The very nature of research implies that safety must be a primary issue. Even the most obscure result might have some human interface. Ethics and safety are often closely interwoven – our responsibility for safety in research is as much moral as it is professional – and there are safety practices to be observed at every stage of the design process.
The iGEM team 2009 Slovenia addressed the issues of safety concerning this year's project at all phases; from the design of the project, through experimental work as well as further impact of our results on future research activities. Furthermore, the public and the environmental safety were considered.
At the beginning, we performed a self-evaluation of the proposed project and estimated potential safety risks to the researches, public health and environment. Based on the self-evaluation, the project team was divided into several sub-groups of students whose work was closely supervised by a senior mentor. All mentors involved in the project were trained for supervising of students and also are holders of license for work with biological material and chemicals. The work in smaller groups proved to be safer and more efficient. Before the onset of the laboratory work, all team members participated in a course on Occupational Health and Fire safety and pass the nationally recognized exam.
Local and national bio-safety committees and novel potential safety issues associated with Biobricks
The project and the self-evaluation of safety risk were reviewed by the Department's biological safety officer. Mainly, the officer's task is to asses if the mentors are qualified to supervise the proposed research and whether the laboratories hold the nationally required licenses to host the proposed research. The National Institute of Chemistry holds a license to work with the genetically modified organisms. The local bio-safety officer also evaluated new risk assessment for all new Biobrick parts and work related with them. Project this year included mainly production of recombinant polypeptides in the strain of E. coli, which is considered to be safe and is performed daily in the lab at the National institute of chemistry.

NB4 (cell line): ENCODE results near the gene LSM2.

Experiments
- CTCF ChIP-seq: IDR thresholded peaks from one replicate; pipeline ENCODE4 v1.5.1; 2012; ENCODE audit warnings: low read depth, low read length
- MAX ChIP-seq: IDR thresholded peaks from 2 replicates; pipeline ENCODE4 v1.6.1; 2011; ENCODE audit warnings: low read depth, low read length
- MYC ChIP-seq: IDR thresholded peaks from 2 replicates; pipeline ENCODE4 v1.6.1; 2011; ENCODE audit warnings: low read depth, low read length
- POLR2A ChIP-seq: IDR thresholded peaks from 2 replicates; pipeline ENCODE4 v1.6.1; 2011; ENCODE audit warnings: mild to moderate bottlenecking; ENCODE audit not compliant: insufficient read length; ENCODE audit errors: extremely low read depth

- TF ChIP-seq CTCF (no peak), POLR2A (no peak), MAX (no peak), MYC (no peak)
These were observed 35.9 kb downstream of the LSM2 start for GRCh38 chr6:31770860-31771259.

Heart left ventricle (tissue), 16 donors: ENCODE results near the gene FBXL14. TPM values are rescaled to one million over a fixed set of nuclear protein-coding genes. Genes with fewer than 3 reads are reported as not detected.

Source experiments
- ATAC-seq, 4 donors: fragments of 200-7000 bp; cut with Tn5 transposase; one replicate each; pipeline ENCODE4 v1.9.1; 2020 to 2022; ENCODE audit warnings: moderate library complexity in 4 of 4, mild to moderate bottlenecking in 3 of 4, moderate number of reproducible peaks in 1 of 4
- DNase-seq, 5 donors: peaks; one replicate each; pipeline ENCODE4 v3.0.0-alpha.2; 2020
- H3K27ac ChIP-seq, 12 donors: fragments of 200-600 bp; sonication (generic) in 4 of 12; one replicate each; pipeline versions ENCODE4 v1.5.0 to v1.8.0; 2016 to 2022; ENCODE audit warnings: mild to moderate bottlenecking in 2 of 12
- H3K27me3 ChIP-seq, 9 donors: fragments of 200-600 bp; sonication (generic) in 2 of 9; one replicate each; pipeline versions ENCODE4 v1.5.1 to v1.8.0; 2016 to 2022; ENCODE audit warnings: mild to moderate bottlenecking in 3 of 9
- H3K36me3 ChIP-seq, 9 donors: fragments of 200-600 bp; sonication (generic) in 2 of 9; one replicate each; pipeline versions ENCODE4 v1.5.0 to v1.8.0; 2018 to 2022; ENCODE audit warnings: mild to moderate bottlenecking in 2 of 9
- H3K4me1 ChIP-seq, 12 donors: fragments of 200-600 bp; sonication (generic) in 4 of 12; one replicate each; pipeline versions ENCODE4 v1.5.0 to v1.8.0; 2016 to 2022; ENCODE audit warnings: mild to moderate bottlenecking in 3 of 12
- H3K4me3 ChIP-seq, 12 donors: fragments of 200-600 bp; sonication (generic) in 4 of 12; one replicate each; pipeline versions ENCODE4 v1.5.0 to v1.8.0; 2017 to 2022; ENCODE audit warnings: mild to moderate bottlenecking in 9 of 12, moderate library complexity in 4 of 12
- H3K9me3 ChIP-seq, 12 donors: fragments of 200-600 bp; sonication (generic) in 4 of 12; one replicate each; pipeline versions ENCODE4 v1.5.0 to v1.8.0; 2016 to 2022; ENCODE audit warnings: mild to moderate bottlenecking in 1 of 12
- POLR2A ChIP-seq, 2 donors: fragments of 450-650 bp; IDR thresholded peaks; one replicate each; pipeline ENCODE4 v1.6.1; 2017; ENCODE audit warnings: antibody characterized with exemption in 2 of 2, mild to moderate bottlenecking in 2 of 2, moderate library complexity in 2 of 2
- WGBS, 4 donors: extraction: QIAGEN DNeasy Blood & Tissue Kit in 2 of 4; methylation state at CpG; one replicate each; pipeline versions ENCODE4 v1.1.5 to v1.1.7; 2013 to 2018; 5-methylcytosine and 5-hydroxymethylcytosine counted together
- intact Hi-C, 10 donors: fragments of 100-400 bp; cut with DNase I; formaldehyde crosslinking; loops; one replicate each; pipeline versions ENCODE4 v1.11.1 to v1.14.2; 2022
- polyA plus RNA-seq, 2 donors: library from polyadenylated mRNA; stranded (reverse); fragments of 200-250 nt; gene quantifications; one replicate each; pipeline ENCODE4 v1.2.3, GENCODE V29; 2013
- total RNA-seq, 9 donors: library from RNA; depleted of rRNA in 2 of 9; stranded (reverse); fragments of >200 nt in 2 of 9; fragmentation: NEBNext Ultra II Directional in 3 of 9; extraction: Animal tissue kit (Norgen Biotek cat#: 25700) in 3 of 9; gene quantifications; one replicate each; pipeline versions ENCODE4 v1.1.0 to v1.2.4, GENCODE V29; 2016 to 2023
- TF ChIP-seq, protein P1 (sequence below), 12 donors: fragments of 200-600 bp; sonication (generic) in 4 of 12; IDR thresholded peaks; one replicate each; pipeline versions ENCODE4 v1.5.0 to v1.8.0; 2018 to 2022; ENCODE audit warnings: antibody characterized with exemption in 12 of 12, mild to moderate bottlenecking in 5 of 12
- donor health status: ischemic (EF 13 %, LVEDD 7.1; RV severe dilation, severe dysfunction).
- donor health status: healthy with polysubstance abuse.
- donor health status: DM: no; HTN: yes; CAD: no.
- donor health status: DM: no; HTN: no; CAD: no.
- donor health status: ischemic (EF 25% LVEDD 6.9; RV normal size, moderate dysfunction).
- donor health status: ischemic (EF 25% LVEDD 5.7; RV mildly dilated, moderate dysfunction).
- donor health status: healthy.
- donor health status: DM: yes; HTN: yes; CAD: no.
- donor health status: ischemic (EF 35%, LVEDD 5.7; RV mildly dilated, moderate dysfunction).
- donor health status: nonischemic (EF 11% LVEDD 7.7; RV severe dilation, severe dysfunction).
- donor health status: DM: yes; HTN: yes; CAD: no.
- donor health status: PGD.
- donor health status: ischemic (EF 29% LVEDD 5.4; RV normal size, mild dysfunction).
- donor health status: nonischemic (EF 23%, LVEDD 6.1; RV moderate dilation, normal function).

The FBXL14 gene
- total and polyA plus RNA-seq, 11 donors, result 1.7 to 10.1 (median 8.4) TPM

Safety and bionanomaterials
The impact of bionanotechnology and bionanomaterials is like to predict future. We should never underestimate the impact of bionanomaterials on human life and environment. We do expect that the bionanomaterial will promote better life; although we have to consider also potential hazards.
With rapid development of nanotechnology and the increasing presence of nanomaterials in our life, the safety must be considered a top priority when evaluating potential applications. To date, not many studies have investigated the toxicological effects of nanomaterials on organisms, and no clear guidelines exist on how to quantify these effects. To evaluate the toxicological and safety effects of nanomaterials remain a challenge in the future. At first glance however bionanomaterials seem to be much safer than inorganic nanomaterials, particularly those involving metals.
Biological polypeptides (collagen, elastin, keratin...) built on the principle of self-assembling are widely used in the nature. The aim of our project was to prepare different artificial self-assembled bionanostructures composed exclusively of polypeptides. We believe such a material is potentially less dangerous than other types of nanoparticles.
The end goal of our iGEM project on bio-nanomaterials is to improve the quality of life and provide the basis for the described applications.
Synthetic biology and safety
The field of synthetic biology is defined as the engineering of biological components and systems that do not exist in nature and are re-engineering of existing biological elements. The basis of research in synthetic biology is a modification of biological system behavior by mutation of its genetic code. With extremely rapid progress of synthetic biology field many ethical concerns and questions are raised. They must be addressed to scientific as well as lay public.